Ms Anne-Marie Schwirtlich shares her Canberra.
Dusk view of the National Library of Australia looking south from across the lake near Regatta Point.

What item in your permanent collection sums up Australia?

With more than 10 million items in the collection how do I choose? The items that surged into my mind include:

  • The papers of Edward Koiki Mabo
  • Anne Zahalka’s photograph Cronulla, jewel of the Shire
  • Governor Arthur’s 1828 Proclamation to the Aborigines 
  • Hazel de Berg’s Collection of over 1200 reels of recordings of interviews with and readings by Australian poets, artists, writers, composers, actors, academics, publishers, scientists, anthropologists, public servants and politicians.

What item do you have an emotional connection with and why?

John Ian Wing, an apprentice carpenter in Melbourne, wrote to Sir Wilfrid Kent Hughes who was the Chairman of the 1956 Melbourne Olympic Organising Committee to suggest that at the closing ceremony the athletes should not march behind their national flags but rather ‘walk freely and wave to the public’. His letter said ‘during the Games there will only be one nation. War, politics and nationalities will be forgotten. What more could anybody want if the world could be made one nation’. The Organising Committee adopted John Wing’s suggestion and I love the fact that the suggestion of one idealistic person created a new tradition for one of the most watched ceremonies in the world.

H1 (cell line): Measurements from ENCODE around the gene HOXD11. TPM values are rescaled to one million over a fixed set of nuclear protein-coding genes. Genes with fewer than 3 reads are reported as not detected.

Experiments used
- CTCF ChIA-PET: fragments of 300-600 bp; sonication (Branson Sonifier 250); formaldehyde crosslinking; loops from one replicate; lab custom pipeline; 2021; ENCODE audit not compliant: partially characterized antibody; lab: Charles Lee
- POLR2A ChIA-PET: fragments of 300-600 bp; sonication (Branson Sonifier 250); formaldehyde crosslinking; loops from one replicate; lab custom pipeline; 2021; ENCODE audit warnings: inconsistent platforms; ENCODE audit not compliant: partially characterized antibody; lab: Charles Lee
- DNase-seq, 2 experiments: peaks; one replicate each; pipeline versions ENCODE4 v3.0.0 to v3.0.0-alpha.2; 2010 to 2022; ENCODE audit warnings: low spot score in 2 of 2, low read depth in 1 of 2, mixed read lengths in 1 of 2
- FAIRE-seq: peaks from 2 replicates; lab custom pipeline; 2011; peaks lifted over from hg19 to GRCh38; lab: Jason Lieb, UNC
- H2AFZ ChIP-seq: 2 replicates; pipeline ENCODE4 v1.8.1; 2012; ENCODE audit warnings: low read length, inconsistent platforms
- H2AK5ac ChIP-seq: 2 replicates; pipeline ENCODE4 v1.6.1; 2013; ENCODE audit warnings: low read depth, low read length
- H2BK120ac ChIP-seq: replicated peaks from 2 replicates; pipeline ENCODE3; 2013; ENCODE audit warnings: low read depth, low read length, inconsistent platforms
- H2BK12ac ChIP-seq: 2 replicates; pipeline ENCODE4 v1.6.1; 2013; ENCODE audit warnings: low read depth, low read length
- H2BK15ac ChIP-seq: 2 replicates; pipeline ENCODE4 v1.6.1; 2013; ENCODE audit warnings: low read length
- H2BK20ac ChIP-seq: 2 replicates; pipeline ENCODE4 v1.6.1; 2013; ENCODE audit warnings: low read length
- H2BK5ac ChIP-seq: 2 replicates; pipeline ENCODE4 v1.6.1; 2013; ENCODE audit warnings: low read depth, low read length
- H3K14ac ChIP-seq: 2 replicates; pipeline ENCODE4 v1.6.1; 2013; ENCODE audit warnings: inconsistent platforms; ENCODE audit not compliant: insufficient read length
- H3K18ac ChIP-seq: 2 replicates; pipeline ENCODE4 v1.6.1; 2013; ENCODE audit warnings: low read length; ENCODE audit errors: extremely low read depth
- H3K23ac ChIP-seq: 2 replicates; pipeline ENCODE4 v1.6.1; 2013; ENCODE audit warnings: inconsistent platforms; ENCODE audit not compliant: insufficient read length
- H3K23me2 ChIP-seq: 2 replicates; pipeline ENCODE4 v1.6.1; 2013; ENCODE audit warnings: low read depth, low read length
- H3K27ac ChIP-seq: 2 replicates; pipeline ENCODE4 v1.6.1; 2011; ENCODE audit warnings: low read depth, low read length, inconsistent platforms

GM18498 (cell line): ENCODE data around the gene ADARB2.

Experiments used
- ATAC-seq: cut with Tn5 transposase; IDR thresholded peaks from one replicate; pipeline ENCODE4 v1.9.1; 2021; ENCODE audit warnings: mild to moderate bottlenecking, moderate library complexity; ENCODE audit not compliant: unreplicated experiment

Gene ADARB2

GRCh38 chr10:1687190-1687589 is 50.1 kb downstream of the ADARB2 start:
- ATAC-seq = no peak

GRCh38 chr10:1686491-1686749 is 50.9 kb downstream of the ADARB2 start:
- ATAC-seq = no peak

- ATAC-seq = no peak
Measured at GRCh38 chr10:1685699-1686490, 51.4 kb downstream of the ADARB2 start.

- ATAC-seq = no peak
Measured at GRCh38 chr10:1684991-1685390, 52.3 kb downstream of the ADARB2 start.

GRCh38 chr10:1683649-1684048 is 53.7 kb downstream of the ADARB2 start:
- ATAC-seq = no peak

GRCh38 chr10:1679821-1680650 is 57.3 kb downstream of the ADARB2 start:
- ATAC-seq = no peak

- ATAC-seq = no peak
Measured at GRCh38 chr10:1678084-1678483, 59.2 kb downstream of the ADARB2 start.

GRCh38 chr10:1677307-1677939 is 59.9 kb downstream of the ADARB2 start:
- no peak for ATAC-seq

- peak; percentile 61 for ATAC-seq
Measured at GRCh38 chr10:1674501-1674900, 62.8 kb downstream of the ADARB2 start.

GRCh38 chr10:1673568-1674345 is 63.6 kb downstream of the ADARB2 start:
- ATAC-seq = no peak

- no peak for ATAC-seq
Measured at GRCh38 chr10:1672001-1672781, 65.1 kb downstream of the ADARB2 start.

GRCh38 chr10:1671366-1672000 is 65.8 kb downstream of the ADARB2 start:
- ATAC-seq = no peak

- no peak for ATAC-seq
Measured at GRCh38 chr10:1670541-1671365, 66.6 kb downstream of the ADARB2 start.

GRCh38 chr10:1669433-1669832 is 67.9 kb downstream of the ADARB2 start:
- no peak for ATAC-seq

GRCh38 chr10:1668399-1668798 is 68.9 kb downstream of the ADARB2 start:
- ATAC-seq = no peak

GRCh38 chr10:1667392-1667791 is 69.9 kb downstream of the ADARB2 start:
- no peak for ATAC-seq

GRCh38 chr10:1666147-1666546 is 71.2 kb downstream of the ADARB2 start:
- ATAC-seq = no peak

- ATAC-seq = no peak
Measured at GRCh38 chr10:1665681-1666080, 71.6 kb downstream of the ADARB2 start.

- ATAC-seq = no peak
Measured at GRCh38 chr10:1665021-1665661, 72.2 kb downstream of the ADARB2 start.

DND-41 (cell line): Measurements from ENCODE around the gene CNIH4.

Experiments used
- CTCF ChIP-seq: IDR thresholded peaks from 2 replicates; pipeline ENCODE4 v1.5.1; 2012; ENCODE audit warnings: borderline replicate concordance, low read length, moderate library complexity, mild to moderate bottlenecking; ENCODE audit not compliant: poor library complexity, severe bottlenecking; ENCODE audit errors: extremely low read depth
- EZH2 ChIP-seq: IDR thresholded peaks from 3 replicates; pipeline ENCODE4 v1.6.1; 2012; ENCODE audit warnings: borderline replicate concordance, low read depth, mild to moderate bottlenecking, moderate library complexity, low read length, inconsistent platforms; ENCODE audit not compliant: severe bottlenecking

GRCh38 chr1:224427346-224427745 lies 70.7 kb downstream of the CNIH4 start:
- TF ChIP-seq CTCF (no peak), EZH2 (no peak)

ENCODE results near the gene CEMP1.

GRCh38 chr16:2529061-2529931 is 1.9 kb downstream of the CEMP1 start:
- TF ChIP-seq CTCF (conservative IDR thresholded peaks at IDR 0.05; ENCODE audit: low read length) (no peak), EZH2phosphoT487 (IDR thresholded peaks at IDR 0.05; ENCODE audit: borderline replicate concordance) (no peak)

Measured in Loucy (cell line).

Canberra is ...

... the best place for sustained conversations. Because of the mix of academics, business people, diplomats, members of the media, policy makers and others in a relatively small population, conversations are provoking, lively and invariably informative.

Share one of Canberra’s hidden secrets.

At the base of Capital Hill, off State Circle, one small building of the Federal Capital Survey Camp dating to 1909 survives. This hut was used by Charles Robert Scrivener and the surveying team on its expedition to survey the site of the proposed capital. The hut was used to secure and store those first survey documents. The tiny hut is one of the earliest Commonwealth buildings in Canberra and a graphic reminder of Canberra’s growth.

What surprises people about the library?

That a little bit of the Acropolis lies at the foot of one of the columns in the Library’s foyer. There, embedded in the floor of marble from Wombeyan, is a piece of pentelic marble from the Library of Pantainos. Pantainos was a Greek philosopher who, with his son and daughter in 100 AD, presented his fellow Athenians with a library built on the Panathenaic Way leading to the Acropolis. In the 1960s, as the National Library building was taking shape, the Greek Government presented Australia with one of the stones from the floor of the Pantainos Library for Australia’s National Library making clear the links between our collections and the traditions of scholarship and knowledge making of centuries ago.